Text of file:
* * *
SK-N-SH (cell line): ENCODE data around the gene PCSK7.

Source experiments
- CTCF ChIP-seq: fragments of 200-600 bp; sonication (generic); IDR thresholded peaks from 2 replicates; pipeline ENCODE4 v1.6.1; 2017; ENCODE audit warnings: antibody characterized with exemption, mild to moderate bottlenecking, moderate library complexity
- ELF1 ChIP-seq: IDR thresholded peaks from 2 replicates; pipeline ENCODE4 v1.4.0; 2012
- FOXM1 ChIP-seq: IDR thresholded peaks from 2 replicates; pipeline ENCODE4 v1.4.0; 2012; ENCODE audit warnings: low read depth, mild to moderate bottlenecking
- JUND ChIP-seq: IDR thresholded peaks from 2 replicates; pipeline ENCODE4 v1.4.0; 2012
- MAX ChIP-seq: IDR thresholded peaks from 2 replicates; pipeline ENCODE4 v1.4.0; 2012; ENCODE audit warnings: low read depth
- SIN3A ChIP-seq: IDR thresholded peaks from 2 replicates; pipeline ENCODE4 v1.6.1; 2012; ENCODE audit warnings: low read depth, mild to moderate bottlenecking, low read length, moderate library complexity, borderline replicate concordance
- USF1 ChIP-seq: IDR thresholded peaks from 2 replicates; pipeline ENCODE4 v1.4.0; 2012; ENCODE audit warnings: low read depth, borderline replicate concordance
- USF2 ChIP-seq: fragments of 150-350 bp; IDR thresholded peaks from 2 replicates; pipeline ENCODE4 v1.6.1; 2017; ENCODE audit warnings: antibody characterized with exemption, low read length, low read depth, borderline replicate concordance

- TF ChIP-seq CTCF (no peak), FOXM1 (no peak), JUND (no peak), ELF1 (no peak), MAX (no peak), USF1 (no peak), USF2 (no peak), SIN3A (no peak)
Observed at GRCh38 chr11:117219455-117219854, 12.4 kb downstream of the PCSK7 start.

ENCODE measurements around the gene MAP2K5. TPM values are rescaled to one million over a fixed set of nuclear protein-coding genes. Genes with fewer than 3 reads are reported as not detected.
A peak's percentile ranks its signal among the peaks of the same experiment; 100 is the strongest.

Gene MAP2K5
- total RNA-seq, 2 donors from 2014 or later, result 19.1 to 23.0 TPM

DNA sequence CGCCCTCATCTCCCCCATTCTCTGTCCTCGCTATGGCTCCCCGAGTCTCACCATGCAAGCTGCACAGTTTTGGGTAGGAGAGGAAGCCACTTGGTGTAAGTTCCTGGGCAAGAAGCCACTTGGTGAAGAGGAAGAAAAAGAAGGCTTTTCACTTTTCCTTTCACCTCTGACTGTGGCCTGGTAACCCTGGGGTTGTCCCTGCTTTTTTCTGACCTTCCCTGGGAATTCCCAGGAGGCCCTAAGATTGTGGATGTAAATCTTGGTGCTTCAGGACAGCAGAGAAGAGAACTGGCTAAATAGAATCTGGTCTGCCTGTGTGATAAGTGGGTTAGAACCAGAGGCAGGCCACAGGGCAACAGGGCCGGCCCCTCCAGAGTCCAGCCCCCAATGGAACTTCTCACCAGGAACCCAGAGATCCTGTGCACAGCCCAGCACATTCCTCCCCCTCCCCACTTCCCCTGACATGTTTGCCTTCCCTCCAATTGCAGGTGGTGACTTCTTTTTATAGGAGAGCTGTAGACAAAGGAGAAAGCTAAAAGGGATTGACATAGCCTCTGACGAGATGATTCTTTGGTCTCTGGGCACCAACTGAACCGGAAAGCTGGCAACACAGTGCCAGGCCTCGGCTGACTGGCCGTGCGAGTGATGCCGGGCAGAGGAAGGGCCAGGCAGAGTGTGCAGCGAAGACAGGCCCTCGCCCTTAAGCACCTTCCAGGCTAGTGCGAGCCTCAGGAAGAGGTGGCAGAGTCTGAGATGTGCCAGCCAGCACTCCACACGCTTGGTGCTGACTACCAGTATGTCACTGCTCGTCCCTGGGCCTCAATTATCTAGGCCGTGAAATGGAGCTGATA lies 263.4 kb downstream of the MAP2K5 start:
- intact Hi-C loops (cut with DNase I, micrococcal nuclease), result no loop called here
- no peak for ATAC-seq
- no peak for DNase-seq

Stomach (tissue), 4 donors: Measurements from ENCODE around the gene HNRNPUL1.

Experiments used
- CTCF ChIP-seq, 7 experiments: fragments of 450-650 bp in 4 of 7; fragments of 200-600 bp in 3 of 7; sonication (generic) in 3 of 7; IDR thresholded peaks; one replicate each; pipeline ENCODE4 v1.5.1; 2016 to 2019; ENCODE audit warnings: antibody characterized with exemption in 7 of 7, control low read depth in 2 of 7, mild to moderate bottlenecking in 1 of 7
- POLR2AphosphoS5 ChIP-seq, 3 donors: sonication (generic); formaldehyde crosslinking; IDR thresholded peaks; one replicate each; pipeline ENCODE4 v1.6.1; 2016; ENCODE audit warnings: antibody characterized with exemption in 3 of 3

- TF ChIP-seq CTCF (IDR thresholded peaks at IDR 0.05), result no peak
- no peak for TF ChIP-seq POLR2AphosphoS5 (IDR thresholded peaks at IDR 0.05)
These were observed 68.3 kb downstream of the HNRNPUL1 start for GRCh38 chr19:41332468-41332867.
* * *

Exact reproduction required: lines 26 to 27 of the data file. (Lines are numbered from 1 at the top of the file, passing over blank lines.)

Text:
- no peak for TF ChIP-seq POLR2AphosphoS5 (IDR thresholded peaks at IDR 0.05)
These were observed 68.3 kb downstream of the HNRNPUL1 start for GRCh38 chr19:41332468-41332867.